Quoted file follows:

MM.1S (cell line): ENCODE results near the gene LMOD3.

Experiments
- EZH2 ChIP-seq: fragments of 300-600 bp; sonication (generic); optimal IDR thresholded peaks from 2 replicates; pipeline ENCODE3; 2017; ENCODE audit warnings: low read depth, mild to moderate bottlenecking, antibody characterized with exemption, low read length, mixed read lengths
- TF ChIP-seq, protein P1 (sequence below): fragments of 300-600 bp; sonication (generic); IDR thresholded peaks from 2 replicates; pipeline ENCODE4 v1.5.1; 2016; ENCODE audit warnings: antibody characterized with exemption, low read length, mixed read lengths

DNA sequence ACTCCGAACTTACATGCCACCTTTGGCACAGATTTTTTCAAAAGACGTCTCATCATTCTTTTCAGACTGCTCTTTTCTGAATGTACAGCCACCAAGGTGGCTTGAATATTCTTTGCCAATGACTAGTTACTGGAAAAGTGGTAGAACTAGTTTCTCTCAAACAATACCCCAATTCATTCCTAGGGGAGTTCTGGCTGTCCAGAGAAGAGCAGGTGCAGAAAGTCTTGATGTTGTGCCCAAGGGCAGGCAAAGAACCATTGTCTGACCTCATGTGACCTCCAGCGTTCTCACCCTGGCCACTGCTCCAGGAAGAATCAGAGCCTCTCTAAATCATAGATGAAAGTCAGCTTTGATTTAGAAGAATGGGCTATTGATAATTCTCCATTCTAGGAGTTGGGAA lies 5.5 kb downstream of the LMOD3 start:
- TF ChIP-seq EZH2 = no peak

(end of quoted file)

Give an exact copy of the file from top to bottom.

MM.1S (cell line): ENCODE results near the gene LMOD3.

Experiments
- EZH2 ChIP-seq: fragments of 300-600 bp; sonication (generic); optimal IDR thresholded peaks from 2 replicates; pipeline ENCODE3; 2017; ENCODE audit warnings: low read depth, mild to moderate bottlenecking, antibody characterized with exemption, low read length, mixed read lengths
- TF ChIP-seq, protein P1 (sequence below): fragments of 300-600 bp; sonication (generic); IDR thresholded peaks from 2 replicates; pipeline ENCODE4 v1.5.1; 2016; ENCODE audit warnings: antibody characterized with exemption, low read length, mixed read lengths

DNA sequence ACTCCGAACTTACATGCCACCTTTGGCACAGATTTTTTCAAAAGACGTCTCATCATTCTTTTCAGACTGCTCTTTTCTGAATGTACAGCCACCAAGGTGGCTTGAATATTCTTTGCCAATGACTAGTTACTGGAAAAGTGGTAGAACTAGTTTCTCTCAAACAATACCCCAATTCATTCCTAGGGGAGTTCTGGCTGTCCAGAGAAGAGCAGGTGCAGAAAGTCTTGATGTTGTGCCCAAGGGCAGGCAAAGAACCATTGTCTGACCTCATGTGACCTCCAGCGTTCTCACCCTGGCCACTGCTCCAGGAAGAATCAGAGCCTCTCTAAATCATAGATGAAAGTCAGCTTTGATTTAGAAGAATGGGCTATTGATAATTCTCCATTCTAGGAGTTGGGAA lies 5.5 kb downstream of the LMOD3 start:
- TF ChIP-seq EZH2 = no peak